There was no reverse spicy soup ride for me this week. Instead I managed to get quite lost above Huaiyang when I thought I was below it, so I got about the same mileage wandering around as I would have. It was cloudy so I lost my orientation and I couldn’t get my map to work, then I got bad directions. I just wish I’d known where I was at the time. Sunday I finally ventured out on the Mud Loop to see if it had dried any. It had, and now has gone directly to dust.
I was fortunate to remember to put a mask on before venturing out. Fortunate on Wednesday’s accidental 109 km because I’ve been fighting a cold and warming and filtering the air before breathing it helps. On Sunday because that loop is a ride of extremes. If it’s not the muddiest ride ever then it’s the dustiest. This time there was a line of trucks hauling heavy equipment for road construction on that extra rough section of road that was miles long. Lucky for me most of the convoy ground to a halt while I was traversing it, so the amount of dust was cut down. If I hadn’t had to make it a quick ride I would have gotten off to check out the attractions along the river. The way it was I had student film makers to meet back at the apartment. They’re shooting film of us in our “natural habitat” and will go on a short ride with us next week.
Making compressed coal cakes for winter.
I’ve been using the kind of mask most people here wear, the surgical style. I heard they filter 50%. While not great, that’s 50% less crud in my lungs. I have ordered some better masks, so we’ll see how they do. Right now my weather app says air quality is at 373, “Better than 1% of the entire country.” Hmm. The air was intense Sunday when we went downtown to have another look for a better bike for Steve (what he wants cannot be ordered in his size), and we forgot to wear masks. Today it’s worse.
I remember when visiting two years ago I was on the fence about coming and teaching. It seemed interesting, but my thought was “would I be able to ride a bike in the manner to which I’ve become accustomed?” The thought of not being able to do so really put a damper on it. One evening we were watching a Chinese documentary on the English language channel of CCTV that featured a fixed gear bike shop in Beijing http://www.natooke.com/ run by Ines Brunn, a German woman who is a long time cyclist and trick-bike performer. http://www.theatlantic.com/china/archive/2013/12/how-fixed-gear-bikes-made-cycling-cool-in-china/282382/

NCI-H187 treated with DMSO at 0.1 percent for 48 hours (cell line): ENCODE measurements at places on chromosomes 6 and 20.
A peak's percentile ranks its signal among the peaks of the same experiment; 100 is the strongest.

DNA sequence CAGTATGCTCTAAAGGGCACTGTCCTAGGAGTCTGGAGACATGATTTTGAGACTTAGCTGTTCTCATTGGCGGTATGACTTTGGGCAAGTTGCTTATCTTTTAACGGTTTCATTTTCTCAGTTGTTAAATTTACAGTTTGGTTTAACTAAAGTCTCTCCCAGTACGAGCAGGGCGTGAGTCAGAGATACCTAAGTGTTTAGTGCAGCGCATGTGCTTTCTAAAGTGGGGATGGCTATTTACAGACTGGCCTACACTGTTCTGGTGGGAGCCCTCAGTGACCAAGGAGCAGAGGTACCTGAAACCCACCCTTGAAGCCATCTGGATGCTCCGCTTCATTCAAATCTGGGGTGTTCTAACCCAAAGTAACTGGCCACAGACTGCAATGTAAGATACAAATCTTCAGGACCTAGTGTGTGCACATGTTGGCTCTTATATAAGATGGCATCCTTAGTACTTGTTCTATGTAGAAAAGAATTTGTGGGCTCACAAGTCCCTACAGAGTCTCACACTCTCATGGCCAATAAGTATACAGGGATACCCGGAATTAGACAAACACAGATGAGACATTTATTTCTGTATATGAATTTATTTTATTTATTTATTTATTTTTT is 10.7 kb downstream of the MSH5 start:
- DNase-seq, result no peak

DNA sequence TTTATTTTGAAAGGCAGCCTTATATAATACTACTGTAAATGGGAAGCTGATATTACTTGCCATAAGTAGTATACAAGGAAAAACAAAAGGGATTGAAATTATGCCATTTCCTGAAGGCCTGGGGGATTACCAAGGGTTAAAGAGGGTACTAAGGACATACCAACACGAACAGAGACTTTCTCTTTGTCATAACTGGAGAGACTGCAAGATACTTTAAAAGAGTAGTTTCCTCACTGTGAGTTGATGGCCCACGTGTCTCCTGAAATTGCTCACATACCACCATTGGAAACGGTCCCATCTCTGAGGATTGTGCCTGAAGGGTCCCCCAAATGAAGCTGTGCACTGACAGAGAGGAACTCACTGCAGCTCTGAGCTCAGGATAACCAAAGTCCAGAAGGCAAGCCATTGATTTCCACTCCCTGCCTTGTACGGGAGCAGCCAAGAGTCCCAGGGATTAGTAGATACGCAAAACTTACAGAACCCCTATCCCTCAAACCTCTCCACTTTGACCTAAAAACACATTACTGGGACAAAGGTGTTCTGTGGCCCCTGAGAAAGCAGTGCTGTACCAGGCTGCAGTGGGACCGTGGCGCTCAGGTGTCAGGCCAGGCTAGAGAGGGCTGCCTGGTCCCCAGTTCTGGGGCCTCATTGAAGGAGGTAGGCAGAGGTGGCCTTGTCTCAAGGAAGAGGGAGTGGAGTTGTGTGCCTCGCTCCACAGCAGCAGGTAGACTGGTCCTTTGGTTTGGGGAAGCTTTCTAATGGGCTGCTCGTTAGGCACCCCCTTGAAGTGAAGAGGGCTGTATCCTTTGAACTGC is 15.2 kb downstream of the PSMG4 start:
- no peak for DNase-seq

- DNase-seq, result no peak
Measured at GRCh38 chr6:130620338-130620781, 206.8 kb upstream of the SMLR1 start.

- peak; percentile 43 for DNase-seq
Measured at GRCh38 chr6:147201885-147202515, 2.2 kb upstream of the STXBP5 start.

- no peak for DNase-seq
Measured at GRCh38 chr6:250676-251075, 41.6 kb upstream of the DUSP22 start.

I realized it could be possible to do both things at once. I don’t ride a fixed gear, but I saw that a bike culture beyond the heavy urban mountain bikes and ponderously slow commuters existed. It showed her riding around Beijing in a bike specific mask, passing cars. I haven’t been by her shop yet, but have been investigating what kind of mask they sell (I’m hoping for a more affordable version as I’ll go through a lot of filters).
Little Zhoukou can’t be compared with Beijing, but bit by bit I learn more about cycling here. I hope I can help make cycling visible here again. Many people seem to equate cycling with backwardness and the days of their grandparents (it was only the 1970’s for crying out loud!) when wealth was defined as “a flying pigeon in every household” (the iconic brand of Chinese commuter bike). Now middle class families lust after a car, even with the horrific traffic jams and pollution common in the cities, and most ride electric scooters. I’d like to see bicycling retake some of that lost ground.